Elon Musk warns Twitter board members won’t get paid more if he buys the company

The war between the members of the board of directors of Twitter and Elon Musk, the richest man in the world who wants to buy the social network, is at its peak. After a “poisoned pill” was announced to him to prevent the purchase, the CEO of Tesla and SpaceX now said that he would stop paying them the 3 million dollars they collect collectively if he buys the social network.

“Board salary will be $0 if my offer succeeds so that’s ~$3M/yr saved right there,” Musk tweeted Monday.

Musk was responding to a Twitter thread about the company’s board that claimed his interests are not aligned with those of shareholders.

The thread, from Future Fund managing partner Gary Black, also highlighted compensation for Twitter’s 11 board members who earn, between them, about $2.9 million in cash and stock awards, according to a filing from the Commission on Twitter. US Securities and Exchange

Board salary will be $0 if my bid succeeds, so that’s ~$3M/year saved right there

— Elon Musk (@elonmusk) April 18, 2022

Musk’s tweet about board member compensation came after he tweeted on Saturday that the “economic interests” of the Twitter board are “simply not aligned with shareholders.”

Wow, with Jack departing, the Twitter board collectively owns almost no shares! Objectively, their economic interests are simply not aligned with shareholders.

— Elon Musk (@elonmusk) April 16, 2022

Twitter is currently trying to block Musk’s $43 billion bid to take the company private.

Musk is the largest single shareholder in the social media platform after amassing a large stake in the company this year, amounting to 9.1% of the company.

He was also briefly the company’s largest overall shareholder, until investment firm Vanguard increased its stake to 10.3% of the company, according to an SEC filing first reported by the Wall Street Journal.

Earlier this month, Twitter announced that the billionaire would be joining its board of directors, but a few days later, Musk backed off the decision.

Since then, Twitter’s board has said it will deploy a “poison pill” defense, also known as a shareholder rights plan, to defend against Musk’s takeover bid. It works by increasing the total number of shares in a company, making it difficult for any interested party to buy all the shares.

Musk is the world’s richest person, with an estimated net worth of $255 billion, according to the Bloomberg Billionaires Index.

the poison pill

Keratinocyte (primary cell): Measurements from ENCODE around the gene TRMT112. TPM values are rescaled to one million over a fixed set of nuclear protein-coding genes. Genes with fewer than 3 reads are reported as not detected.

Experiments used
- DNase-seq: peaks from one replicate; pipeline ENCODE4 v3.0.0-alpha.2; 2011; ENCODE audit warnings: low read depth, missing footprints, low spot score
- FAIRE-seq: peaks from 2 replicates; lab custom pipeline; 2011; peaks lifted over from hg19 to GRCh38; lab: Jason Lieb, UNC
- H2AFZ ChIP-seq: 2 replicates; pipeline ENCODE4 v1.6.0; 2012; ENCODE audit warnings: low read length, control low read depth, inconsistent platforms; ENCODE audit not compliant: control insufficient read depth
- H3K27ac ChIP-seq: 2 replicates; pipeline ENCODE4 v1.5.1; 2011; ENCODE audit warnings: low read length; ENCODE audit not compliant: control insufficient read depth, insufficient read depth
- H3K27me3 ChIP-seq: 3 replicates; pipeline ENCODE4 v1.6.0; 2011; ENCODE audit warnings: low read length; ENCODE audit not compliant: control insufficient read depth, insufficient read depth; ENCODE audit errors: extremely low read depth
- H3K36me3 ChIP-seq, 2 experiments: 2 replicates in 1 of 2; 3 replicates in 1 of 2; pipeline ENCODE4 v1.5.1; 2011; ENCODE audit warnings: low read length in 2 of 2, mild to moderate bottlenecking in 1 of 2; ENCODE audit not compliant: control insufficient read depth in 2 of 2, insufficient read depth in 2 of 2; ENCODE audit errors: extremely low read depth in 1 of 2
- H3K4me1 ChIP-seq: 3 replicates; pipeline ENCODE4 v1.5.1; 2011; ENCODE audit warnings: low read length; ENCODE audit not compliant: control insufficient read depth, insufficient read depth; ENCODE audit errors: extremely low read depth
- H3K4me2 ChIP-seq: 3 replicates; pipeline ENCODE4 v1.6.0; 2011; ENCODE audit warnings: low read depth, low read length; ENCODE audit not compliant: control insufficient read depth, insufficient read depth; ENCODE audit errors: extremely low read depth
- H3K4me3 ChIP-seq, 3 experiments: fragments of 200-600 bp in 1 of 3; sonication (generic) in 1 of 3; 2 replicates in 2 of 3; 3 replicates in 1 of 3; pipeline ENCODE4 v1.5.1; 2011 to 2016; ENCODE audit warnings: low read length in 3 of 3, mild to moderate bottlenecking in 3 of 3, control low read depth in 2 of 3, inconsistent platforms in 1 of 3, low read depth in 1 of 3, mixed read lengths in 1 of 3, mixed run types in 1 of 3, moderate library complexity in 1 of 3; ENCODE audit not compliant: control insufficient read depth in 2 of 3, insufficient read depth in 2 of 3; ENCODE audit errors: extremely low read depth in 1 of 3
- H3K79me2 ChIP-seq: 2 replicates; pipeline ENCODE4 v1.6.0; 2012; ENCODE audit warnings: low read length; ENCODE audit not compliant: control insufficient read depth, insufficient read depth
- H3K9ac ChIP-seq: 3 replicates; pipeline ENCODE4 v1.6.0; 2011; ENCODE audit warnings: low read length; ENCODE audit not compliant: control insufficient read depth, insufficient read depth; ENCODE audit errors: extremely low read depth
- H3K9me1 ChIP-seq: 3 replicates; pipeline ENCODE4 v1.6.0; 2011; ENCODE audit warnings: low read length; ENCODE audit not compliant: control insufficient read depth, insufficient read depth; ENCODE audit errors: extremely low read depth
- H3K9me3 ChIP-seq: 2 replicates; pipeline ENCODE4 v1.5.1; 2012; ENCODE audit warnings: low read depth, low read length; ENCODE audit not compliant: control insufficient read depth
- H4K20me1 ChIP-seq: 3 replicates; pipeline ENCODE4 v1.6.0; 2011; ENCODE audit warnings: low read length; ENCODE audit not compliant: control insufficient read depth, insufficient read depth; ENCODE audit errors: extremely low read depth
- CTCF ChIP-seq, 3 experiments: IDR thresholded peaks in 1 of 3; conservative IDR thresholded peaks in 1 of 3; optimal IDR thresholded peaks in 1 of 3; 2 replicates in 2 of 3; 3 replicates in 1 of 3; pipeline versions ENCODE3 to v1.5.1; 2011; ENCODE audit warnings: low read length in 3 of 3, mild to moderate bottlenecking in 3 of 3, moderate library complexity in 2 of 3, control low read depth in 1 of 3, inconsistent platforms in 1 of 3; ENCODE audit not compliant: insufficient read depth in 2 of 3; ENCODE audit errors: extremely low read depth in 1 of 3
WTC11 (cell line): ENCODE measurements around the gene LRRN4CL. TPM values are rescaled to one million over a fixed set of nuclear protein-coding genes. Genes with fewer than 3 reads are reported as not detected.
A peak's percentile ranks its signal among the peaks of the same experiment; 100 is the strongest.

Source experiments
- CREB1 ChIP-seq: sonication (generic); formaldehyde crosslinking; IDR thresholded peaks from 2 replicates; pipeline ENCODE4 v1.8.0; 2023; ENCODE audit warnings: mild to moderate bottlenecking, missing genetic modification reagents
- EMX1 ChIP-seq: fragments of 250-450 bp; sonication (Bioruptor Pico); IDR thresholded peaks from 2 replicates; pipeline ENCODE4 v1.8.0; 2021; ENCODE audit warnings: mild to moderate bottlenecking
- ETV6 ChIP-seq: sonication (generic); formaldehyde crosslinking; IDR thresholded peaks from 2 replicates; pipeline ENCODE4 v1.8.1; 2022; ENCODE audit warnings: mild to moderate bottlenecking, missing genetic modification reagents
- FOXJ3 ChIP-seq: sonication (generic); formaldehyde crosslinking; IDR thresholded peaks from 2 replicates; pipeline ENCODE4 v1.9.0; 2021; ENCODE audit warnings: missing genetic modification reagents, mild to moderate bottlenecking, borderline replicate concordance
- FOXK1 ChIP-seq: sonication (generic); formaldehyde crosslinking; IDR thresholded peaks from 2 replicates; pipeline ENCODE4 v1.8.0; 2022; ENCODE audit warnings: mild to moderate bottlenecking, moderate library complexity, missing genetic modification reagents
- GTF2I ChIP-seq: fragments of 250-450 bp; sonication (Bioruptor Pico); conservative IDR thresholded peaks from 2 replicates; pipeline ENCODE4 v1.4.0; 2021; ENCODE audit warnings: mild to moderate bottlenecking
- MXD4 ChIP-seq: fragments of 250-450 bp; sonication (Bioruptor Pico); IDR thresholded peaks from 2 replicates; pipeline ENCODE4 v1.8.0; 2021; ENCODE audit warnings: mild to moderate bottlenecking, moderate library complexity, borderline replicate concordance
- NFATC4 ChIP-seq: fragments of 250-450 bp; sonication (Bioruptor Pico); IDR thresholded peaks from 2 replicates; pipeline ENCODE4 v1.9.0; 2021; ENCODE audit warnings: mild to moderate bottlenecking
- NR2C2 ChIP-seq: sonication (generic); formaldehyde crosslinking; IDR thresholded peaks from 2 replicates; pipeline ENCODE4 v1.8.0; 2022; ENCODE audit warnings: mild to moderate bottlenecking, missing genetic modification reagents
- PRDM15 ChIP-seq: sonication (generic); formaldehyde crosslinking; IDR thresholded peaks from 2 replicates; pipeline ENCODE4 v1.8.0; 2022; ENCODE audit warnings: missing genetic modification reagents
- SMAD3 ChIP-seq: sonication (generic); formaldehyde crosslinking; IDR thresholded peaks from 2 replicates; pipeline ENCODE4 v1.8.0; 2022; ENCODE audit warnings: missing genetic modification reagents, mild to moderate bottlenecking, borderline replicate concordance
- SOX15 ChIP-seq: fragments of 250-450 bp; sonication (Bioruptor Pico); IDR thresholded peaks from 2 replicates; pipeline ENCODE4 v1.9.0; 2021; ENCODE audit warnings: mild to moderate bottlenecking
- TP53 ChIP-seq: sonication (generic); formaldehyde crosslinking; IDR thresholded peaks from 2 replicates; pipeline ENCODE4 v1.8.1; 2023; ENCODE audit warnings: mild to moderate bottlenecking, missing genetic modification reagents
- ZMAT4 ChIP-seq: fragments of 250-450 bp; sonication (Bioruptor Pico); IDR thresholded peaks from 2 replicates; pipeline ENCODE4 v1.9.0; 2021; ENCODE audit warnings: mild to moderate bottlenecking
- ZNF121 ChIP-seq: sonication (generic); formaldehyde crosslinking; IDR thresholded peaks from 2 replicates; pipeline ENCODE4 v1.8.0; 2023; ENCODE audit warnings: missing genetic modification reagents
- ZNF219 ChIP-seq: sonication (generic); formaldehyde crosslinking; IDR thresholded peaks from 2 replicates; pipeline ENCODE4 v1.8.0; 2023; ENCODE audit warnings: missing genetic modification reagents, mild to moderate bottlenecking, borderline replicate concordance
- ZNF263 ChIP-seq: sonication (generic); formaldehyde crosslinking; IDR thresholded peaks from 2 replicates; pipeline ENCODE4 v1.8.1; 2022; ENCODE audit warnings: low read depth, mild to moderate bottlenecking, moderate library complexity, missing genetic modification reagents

The shareholders’ plan “will reduce the likelihood that any entity, person or group will gain control of Twitter through open market accumulation without paying all shareholders an adequate control premium or giving the board of directors enough to make informed decisions,” a company statement said.

That clause, also known as a “poison pill” in financial jargon, will be triggered if a shareholder exceeds 15% of the company’s shares without the authorization of the board of directors.

Elon Musk, the South African tycoon who owns the electric car company Tesla and aerospace company SpaceX, currently has a little over 9% of Twitter’s share capital.

If Musk buys enough titles to exceed 15%, all the remaining holders of shares of the platform will be able to buy more papers at a discount, which would greatly increase the price that the businessman would have to pay to take full control of the social network.

Twitter’s announcement shows that the San Francisco-based platform plans to defend itself against a hostile proposal by the world’s richest man to buy it and make it a closely held company.

Musk’s proposal faces questions on several fronts, including a possible rejection and the challenge of raising the money offered, but it could have wide repercussions on the social network if it is consummated.

On Thursday, he declared that he has “sufficient funds” for the transaction and said he had a plan B if Twitter’s board rejected the offer. Also, he stressed that he was not looking to “make money” from the acquisition, during a live interview at the Ted2022 conference.

By Editor

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